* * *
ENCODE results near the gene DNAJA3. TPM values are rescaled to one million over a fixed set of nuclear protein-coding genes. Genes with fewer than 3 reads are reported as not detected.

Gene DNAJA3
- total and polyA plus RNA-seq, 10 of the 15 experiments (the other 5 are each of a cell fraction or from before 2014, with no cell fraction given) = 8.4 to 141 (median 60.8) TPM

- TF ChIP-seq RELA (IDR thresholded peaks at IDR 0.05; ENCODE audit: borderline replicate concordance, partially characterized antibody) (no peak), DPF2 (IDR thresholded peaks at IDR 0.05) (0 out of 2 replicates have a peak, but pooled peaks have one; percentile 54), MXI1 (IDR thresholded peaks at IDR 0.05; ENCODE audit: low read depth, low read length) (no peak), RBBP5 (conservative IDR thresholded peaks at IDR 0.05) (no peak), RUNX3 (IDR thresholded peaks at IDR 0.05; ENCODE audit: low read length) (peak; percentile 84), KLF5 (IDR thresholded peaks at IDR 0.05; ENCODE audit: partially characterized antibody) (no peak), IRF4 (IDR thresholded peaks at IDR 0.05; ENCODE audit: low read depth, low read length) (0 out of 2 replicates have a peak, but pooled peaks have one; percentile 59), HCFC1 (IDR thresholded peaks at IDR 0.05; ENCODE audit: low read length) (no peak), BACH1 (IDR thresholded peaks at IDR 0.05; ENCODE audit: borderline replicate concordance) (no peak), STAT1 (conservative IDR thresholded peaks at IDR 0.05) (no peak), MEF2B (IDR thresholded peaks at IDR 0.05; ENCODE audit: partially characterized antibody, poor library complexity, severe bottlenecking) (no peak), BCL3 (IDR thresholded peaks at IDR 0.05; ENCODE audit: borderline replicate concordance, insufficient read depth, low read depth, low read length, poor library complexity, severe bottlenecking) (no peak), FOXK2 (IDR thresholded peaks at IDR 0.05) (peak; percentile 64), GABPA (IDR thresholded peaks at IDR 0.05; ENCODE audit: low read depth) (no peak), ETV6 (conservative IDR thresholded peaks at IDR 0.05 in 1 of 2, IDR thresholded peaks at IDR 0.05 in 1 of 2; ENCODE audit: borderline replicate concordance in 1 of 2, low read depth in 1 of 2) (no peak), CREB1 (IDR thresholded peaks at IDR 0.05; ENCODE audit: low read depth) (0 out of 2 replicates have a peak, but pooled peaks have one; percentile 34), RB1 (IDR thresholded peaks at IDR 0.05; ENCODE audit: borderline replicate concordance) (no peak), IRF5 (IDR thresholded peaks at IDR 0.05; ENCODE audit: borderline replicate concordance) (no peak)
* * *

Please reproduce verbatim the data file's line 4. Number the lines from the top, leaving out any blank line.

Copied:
- TF ChIP-seq RELA (IDR thresholded peaks at IDR 0.05; ENCODE audit: borderline replicate concordance, partially characterized antibody) (no peak), DPF2 (IDR thresholded peaks at IDR 0.05) (0 out of 2 replicates have a peak, but pooled peaks have one; percentile 54), MXI1 (IDR thresholded peaks at IDR 0.05; ENCODE audit: low read depth, low read length) (no peak), RBBP5 (conservative IDR thresholded peaks at IDR 0.05) (no peak), RUNX3 (IDR thresholded peaks at IDR 0.05; ENCODE audit: low read length) (peak; percentile 84), KLF5 (IDR thresholded peaks at IDR 0.05; ENCODE audit: partially characterized antibody) (no peak), IRF4 (IDR thresholded peaks at IDR 0.05; ENCODE audit: low read depth, low read length) (0 out of 2 replicates have a peak, but pooled peaks have one; percentile 59), HCFC1 (IDR thresholded peaks at IDR 0.05; ENCODE audit: low read length) (no peak), BACH1 (IDR thresholded peaks at IDR 0.05; ENCODE audit: borderline replicate concordance) (no peak), STAT1 (conservative IDR thresholded peaks at IDR 0.05) (no peak), MEF2B (IDR thresholded peaks at IDR 0.05; ENCODE audit: partially characterized antibody, poor library complexity, severe bottlenecking) (no peak), BCL3 (IDR thresholded peaks at IDR 0.05; ENCODE audit: borderline replicate concordance, insufficient read depth, low read depth, low read length, poor library complexity, severe bottlenecking) (no peak), FOXK2 (IDR thresholded peaks at IDR 0.05) (peak; percentile 64), GABPA (IDR thresholded peaks at IDR 0.05; ENCODE audit: low read depth) (no peak), ETV6 (conservative IDR thresholded peaks at IDR 0.05 in 1 of 2, IDR thresholded peaks at IDR 0.05 in 1 of 2; ENCODE audit: borderline replicate concordance in 1 of 2, low read depth in 1 of 2) (no peak), CREB1 (IDR thresholded peaks at IDR 0.05; ENCODE audit: low read depth) (0 out of 2 replicates have a peak, but pooled peaks have one; percentile 34), RB1 (IDR thresholded peaks at IDR 0.05; ENCODE audit: borderline replicate concordance) (no peak), IRF5 (IDR thresholded peaks at IDR 0.05; ENCODE audit: borderline replicate concordance) (no peak)